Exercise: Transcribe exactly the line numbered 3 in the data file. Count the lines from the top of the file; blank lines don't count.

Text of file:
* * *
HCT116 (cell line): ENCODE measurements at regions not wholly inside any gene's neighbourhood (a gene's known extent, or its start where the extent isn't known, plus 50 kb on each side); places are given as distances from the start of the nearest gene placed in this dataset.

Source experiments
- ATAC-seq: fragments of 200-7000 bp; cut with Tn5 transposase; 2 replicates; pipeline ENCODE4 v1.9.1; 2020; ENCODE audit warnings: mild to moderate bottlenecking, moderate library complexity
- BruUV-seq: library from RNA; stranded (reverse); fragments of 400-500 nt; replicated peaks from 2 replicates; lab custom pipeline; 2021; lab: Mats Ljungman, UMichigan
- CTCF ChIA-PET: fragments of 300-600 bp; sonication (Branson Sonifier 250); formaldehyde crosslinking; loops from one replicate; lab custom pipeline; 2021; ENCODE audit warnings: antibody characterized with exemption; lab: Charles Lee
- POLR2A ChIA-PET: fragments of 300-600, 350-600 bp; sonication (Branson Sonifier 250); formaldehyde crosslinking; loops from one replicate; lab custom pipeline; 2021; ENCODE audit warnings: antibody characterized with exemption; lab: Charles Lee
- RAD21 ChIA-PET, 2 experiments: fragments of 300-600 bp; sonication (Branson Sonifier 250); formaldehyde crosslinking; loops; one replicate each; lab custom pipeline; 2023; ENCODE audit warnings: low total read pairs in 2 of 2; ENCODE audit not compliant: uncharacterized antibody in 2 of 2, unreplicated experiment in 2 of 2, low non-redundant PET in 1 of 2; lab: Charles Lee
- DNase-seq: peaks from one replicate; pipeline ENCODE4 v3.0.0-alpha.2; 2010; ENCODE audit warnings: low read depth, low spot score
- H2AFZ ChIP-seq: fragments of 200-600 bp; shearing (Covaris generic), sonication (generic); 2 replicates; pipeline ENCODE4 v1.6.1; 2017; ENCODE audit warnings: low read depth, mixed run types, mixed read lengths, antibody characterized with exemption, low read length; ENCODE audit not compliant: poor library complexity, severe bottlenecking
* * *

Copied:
- ATAC-seq: fragments of 200-7000 bp; cut with Tn5 transposase; 2 replicates; pipeline ENCODE4 v1.9.1; 2020; ENCODE audit warnings: mild to moderate bottlenecking, moderate library complexity